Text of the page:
The latest twist in the search for an ideal equal to Seattle makes plenty of sense. The supposed front-runners offer what Amazon wants as much as incentives.

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According to the Wall Street Journal and New York Times, Amazon may break its HQ2 in two.

The winners of the great competition would be the Long Island City section of Queens in New York and Northern Virginia, perhaps Crystal City near D.C. and the Pentagon. Dallas is also said to still be in the running.

It may be true, as reported, that Amazon leaders wanted to spread the company’s bets to soak up maximum talent.

Back in the early 1990s, Microsoft’s Bill Gates startled a Forbes writer when he said Goldman Sachs was the competitor that worried him the most.

“Software is an IQ business,” Gates said. “Microsoft must win the IQ war, or we won’t have a future. I don’t worry about Lotus or IBM, because the smartest guys would rather come to work for Microsoft. Our competitors for IQ are investment banks such as Goldman Sachs and Morgan Stanley.”

This was before the investment banks nearly brought on a second Great Depression, but you get the idea. Having large footprints in two additional highly educated, appealing metropolitan areas gives Amazon an edge on recruiting talent.

Even filling 25,000 positions, much less 50,000, is a heavy lift, even over several years. An economy essentially at full employment has further complicated the mission.

It may also be true that Amazon didn’t want to put so many employees in one place and become a lightning rod for criticism, as it has by some in Seattle. Perhaps. But New York City, Washington and even Dallas are more sophisticated, less captives of college-town outrage culture.

The nearly 240 localities that made proposals for HQ2 would have loved to get Seattle’s “problems” supposedly caused by Amazon. Most, especially the final 20, were willing to put up big incentives for an asset we essentially got for free.

But would two HQ2s really be “full, equal” headquarters with Seattle? No.

So, if this plays out as reported, Seattle has dodged a bullet. Very few companies have two headquarters that wield supreme power. One would have been ascendant — the other stagnant or fading. With two large satellites, Seattle will still be top cat.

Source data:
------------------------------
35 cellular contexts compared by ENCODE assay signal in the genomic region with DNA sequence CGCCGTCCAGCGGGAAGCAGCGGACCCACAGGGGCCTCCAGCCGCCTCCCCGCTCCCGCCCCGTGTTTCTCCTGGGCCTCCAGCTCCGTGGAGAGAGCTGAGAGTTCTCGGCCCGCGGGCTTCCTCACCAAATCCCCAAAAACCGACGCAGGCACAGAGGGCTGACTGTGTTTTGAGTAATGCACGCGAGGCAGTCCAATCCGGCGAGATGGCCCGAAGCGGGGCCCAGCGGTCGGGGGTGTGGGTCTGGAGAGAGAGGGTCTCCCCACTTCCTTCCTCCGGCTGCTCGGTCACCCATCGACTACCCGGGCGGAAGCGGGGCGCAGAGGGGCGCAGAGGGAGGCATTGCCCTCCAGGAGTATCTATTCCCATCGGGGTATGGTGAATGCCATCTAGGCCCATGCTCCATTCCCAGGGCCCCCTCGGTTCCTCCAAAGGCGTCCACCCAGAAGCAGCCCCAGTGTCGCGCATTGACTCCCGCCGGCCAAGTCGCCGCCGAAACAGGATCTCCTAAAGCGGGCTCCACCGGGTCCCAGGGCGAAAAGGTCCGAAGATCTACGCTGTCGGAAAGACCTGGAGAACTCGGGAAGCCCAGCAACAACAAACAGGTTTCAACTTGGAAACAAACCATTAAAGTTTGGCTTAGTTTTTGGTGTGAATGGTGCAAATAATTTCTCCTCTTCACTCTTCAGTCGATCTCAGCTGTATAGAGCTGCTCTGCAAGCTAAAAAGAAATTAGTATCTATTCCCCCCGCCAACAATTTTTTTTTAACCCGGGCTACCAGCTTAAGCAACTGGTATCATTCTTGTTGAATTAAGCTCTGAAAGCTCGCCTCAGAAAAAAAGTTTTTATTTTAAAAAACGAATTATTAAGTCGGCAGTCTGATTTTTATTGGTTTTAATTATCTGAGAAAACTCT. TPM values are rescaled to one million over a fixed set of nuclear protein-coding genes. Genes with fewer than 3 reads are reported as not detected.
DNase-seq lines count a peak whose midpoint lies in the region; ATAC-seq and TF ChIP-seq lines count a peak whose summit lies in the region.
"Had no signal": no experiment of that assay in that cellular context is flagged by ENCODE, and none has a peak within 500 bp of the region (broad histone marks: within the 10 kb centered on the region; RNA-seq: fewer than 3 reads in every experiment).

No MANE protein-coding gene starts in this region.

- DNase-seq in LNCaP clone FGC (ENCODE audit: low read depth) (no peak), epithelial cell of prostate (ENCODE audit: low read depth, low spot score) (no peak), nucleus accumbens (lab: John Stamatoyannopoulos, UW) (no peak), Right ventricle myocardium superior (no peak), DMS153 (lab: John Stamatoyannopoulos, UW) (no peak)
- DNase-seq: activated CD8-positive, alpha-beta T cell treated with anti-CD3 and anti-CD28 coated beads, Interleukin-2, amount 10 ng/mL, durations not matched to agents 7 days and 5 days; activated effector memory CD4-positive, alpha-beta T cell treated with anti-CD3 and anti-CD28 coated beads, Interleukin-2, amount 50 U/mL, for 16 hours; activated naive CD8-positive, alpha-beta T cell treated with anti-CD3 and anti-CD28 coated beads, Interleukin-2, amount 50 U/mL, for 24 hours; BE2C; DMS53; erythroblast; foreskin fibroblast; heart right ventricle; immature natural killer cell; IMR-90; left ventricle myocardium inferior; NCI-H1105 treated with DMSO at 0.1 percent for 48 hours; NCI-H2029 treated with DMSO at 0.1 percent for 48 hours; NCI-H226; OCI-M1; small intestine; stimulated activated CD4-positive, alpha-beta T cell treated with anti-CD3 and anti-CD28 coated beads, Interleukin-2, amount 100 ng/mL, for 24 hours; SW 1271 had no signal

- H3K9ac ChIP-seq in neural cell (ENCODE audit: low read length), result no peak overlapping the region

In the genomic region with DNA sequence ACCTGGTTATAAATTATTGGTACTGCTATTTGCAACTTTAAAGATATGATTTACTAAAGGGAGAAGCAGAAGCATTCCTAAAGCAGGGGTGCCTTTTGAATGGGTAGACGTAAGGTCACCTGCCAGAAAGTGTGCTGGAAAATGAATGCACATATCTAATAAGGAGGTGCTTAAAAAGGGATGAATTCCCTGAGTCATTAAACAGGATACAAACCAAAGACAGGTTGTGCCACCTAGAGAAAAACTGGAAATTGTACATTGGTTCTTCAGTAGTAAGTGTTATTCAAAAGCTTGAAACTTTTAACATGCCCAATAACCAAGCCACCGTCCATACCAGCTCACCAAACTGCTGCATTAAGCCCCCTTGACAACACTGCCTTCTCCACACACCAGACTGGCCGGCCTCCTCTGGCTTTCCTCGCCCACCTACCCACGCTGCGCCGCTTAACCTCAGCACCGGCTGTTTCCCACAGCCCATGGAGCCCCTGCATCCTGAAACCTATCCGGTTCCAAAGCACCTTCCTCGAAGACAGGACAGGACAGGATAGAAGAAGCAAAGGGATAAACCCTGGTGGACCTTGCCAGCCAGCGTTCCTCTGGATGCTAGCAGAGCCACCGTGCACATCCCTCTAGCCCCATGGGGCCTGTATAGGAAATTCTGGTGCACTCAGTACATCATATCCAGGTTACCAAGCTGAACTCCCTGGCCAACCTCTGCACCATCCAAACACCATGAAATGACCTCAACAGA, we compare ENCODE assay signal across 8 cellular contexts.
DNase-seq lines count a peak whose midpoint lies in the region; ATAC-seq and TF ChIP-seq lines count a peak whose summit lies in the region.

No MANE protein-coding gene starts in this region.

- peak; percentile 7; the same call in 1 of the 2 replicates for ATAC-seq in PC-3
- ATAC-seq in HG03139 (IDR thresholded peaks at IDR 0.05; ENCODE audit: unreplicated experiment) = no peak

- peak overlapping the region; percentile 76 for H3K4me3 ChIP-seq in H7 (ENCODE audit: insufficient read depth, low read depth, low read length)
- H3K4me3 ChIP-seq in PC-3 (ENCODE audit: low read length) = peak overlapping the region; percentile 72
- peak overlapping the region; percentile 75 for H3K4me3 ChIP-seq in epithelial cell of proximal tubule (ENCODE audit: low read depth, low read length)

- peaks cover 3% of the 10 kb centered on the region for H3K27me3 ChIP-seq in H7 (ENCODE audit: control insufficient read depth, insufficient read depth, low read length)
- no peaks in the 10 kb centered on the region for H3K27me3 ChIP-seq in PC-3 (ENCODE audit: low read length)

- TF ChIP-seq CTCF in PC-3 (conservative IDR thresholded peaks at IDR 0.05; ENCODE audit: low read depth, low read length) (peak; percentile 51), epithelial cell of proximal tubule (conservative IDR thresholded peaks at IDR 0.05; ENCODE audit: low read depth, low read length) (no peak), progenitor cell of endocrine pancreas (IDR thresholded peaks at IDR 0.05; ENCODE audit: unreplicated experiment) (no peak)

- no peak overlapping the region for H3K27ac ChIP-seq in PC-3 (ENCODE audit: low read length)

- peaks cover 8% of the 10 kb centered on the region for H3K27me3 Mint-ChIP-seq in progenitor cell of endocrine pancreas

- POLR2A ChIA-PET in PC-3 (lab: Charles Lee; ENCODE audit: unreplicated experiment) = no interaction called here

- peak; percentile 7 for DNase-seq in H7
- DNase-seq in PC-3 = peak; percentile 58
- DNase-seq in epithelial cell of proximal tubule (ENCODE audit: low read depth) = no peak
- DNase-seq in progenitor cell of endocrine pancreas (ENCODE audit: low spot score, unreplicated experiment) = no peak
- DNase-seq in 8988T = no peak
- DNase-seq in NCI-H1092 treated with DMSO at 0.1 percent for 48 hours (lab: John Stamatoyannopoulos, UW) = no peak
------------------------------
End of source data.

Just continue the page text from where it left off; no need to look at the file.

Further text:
Or perhaps Seattle faces a loaded gun. Two large and capable offices, either one of which could become the headquarters of the future, might be a risk. Seattle could see its largest employer fade even without a bone-headed move by City Hall.

What happens in the next recession? Look for where the jobs are cut and where they remain or grow. Would Amazon demand incentives from taxpayers to keep a major presence here, or play us off against the other two “HQ2s” like a certain airplane company I know?

With a corporation as opaque as Amazon, we may never know the full back story to the switcheroo.

For example, was Amazon’s recent bumpy stock ride enough to make Jeff Bezos and his lieutenants more cautious? With two “HQ2s,” it might be easier to be flexible about how, and either whether, each one was built out.

The old Amazon was bracingly willing to ignore Wall Street’s whims and demands for short-term performance. Today’s Amazon is one of Big Tech’s five giants, with plenty to lose if the magic of Amazon shares wears off.

A cynic might say HQ2 was a massive con all along, meant to win corporate welfare from cities where it had already decided to expand.

We will learn more about the incentives when the “HQ2s” announcement comes.

I’m sure the company will happily pocket the scratch, but I’m not sure it would prove decisive.

The three supposed finalists share superior advantages that aren’t found in the other cities on Amazon’s top 20 list. New York has Wall Street and America’s corporate heart. D.C. has federal agencies that are important Amazon clients. Dallas is also an important corporate hub with plenty of less-expensive land (although I am skeptical Big D can make the cut).

All have strong mass-transit systems, universities, cultural offerings and dense, walkable urban fabric. Amazon was never going to a car-dependent suburban office “park,” despite the fever dreams of hundreds of economic-development recruiters.

The company’s request for a “business friendly” environment also seems malleable. Texas is a red state but Dallas is a blue city. Northern Virginia is blue. And bluest of all is New York City.

As it turns out, “business friendly” includes transportation options, inclusiveness, valuing education and science, and the nearness of vibrant cities. No wonder Forbes recently named Seattle the best city for business and careers.

Thus ends this episode of “As The HQ2 Turns.” The finale should come soon.